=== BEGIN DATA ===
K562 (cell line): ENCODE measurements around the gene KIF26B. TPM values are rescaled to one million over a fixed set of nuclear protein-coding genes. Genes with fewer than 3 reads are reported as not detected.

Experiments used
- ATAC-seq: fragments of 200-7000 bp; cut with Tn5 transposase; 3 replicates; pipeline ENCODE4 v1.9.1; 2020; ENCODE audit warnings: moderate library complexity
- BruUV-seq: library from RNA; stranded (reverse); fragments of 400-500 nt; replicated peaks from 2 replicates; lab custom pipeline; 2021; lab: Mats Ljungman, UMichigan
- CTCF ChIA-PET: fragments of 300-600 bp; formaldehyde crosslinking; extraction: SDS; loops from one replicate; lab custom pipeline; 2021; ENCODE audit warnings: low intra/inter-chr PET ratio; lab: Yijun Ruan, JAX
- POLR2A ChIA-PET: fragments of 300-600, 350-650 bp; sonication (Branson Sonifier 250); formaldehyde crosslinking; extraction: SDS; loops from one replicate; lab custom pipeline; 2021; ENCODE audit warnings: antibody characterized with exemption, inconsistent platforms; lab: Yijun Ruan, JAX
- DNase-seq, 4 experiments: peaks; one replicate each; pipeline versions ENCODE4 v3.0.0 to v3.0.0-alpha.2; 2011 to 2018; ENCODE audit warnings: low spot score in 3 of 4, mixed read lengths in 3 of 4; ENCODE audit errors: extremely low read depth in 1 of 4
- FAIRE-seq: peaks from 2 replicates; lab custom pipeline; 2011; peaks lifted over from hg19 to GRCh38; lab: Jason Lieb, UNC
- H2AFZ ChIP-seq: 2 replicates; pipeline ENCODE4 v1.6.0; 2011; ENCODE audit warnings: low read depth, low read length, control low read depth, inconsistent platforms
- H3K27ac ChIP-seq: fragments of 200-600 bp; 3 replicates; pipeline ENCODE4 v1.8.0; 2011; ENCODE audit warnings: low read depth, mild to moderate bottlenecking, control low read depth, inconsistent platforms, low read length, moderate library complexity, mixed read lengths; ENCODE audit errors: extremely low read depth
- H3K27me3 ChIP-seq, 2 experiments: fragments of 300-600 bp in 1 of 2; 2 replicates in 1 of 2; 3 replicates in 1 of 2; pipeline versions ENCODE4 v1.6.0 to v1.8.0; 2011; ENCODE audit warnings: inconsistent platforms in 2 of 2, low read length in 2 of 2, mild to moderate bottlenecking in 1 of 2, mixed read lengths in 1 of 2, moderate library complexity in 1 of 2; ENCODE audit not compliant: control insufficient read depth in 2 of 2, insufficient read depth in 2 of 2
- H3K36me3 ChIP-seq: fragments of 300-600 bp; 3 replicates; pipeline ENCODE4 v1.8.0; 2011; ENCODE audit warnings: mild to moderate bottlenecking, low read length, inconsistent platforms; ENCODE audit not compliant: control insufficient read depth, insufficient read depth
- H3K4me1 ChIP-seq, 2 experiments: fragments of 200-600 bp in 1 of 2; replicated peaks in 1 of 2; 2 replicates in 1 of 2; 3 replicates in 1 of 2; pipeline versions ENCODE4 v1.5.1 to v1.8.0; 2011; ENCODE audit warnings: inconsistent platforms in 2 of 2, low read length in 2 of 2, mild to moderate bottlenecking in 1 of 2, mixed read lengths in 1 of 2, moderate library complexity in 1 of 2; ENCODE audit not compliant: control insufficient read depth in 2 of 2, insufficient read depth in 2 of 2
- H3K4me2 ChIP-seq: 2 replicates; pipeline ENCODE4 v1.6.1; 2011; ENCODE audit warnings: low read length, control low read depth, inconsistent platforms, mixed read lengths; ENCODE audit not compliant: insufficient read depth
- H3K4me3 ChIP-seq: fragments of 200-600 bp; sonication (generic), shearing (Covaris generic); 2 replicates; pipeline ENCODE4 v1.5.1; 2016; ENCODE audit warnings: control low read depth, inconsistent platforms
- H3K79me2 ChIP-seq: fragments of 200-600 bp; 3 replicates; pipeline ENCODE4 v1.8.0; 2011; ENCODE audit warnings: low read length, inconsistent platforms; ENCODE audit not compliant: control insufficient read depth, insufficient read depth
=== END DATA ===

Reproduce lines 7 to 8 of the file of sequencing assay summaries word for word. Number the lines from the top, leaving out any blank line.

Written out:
- DNase-seq, 4 experiments: peaks; one replicate each; pipeline versions ENCODE4 v3.0.0 to v3.0.0-alpha.2; 2011 to 2018; ENCODE audit warnings: low spot score in 3 of 4, mixed read lengths in 3 of 4; ENCODE audit errors: extremely low read depth in 1 of 4
- FAIRE-seq: peaks from 2 replicates; lab custom pipeline; 2011; peaks lifted over from hg19 to GRCh38; lab: Jason Lieb, UNC